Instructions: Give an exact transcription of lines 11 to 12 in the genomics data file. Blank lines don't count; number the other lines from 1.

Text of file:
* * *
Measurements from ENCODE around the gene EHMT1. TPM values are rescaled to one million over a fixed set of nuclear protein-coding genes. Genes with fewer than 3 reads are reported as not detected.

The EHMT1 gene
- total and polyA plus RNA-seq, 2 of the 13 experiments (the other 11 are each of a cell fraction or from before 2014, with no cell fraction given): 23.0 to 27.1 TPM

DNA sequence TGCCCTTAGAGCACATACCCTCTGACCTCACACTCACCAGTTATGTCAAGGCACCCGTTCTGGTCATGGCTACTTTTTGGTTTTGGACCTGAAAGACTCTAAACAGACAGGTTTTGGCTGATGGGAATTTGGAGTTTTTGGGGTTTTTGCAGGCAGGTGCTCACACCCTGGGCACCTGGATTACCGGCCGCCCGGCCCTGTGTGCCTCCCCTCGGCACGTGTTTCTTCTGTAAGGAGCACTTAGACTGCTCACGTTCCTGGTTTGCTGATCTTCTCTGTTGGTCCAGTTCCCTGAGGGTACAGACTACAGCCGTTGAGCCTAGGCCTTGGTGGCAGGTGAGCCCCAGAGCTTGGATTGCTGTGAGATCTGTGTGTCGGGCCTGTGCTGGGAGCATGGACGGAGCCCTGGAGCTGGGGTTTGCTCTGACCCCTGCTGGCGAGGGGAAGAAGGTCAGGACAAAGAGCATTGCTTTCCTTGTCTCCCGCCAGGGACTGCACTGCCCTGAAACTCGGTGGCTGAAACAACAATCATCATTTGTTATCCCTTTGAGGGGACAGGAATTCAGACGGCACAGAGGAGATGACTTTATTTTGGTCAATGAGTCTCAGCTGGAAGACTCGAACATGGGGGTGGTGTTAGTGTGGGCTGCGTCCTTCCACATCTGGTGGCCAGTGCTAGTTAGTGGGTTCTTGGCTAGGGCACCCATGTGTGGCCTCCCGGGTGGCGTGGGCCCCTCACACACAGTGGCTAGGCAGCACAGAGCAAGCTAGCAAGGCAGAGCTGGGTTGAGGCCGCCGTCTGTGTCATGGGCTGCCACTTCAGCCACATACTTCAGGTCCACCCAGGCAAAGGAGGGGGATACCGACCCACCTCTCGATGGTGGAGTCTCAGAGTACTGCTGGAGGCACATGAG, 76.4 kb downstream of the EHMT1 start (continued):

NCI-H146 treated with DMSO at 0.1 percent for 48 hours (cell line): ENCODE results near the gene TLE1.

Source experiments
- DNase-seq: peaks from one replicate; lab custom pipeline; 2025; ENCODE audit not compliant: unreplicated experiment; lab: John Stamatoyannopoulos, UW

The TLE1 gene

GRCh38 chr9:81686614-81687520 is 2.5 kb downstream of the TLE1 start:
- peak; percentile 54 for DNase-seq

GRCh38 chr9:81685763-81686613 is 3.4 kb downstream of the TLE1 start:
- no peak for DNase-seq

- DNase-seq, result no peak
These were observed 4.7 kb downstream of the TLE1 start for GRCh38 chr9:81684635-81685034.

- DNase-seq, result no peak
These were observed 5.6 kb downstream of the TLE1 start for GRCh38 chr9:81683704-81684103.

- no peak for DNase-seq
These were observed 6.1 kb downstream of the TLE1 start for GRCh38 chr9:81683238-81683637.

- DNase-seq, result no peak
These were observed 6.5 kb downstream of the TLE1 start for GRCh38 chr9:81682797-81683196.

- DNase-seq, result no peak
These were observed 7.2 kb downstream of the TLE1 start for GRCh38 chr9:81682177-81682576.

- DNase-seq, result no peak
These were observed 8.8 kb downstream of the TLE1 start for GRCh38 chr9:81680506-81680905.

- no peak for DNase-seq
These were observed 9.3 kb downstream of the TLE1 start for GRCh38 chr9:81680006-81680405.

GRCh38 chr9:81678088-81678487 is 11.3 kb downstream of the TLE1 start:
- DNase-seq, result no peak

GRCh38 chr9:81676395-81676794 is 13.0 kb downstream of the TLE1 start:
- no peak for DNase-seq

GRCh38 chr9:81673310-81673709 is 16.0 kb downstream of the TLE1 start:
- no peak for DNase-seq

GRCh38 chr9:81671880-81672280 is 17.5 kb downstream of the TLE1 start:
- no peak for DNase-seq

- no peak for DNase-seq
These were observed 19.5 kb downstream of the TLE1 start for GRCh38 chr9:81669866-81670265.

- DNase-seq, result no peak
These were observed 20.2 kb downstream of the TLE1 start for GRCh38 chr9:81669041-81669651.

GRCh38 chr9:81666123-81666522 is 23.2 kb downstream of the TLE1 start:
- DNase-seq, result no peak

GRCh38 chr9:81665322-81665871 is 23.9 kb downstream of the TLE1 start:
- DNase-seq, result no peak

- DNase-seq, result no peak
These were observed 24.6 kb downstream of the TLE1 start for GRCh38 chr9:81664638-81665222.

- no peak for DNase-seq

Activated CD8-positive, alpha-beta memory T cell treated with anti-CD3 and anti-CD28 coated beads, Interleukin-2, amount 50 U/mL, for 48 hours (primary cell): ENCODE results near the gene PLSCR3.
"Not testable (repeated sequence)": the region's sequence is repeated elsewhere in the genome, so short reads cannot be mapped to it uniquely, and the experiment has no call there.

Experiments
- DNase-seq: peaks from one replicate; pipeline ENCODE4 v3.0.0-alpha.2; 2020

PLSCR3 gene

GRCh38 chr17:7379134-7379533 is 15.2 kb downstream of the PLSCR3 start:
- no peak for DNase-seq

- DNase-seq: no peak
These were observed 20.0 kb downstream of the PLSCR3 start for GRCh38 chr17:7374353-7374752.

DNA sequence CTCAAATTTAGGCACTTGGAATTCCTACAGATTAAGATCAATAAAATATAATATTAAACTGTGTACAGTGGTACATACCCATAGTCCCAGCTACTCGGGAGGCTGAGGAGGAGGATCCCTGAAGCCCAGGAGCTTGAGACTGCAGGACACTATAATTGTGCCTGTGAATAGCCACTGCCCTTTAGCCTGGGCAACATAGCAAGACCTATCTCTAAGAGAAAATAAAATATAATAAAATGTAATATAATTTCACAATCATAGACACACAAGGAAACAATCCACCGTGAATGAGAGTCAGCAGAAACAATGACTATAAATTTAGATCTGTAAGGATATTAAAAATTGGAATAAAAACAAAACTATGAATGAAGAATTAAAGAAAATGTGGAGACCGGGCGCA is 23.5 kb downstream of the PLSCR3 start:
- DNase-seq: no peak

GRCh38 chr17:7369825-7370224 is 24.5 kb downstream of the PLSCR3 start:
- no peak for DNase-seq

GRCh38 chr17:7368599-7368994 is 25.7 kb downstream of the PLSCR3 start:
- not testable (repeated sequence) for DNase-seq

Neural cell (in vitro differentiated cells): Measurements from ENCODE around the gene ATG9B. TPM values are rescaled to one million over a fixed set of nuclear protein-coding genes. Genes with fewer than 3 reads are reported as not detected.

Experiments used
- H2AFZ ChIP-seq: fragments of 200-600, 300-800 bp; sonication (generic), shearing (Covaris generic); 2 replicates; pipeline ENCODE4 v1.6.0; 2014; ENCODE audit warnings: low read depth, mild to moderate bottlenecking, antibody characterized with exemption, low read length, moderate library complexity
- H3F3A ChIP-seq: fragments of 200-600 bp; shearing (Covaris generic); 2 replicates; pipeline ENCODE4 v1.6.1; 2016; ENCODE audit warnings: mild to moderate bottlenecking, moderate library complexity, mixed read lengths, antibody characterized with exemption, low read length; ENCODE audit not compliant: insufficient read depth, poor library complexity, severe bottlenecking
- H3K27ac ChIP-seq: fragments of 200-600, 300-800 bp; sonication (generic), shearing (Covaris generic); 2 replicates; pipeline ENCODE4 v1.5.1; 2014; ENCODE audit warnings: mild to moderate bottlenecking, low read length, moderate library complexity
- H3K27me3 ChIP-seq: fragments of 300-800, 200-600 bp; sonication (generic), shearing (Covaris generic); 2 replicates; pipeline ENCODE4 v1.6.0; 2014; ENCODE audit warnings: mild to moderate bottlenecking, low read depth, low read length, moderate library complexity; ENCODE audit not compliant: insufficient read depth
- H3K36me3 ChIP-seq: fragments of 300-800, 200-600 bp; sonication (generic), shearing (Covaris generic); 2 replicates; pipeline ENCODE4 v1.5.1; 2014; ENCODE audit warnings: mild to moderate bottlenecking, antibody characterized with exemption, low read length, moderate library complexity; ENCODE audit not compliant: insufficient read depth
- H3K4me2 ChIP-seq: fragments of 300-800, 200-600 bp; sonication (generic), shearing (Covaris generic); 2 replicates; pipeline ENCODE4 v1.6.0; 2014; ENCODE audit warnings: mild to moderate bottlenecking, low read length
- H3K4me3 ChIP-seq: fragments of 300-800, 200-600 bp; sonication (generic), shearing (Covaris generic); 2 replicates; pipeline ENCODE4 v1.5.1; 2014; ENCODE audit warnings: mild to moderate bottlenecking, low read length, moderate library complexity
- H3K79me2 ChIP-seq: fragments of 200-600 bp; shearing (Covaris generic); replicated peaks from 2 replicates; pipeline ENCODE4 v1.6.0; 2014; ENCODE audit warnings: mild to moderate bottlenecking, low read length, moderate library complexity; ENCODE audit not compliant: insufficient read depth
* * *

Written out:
GRCh38 chr9:81685763-81686613 is 3.4 kb downstream of the TLE1 start:
- no peak for DNase-seq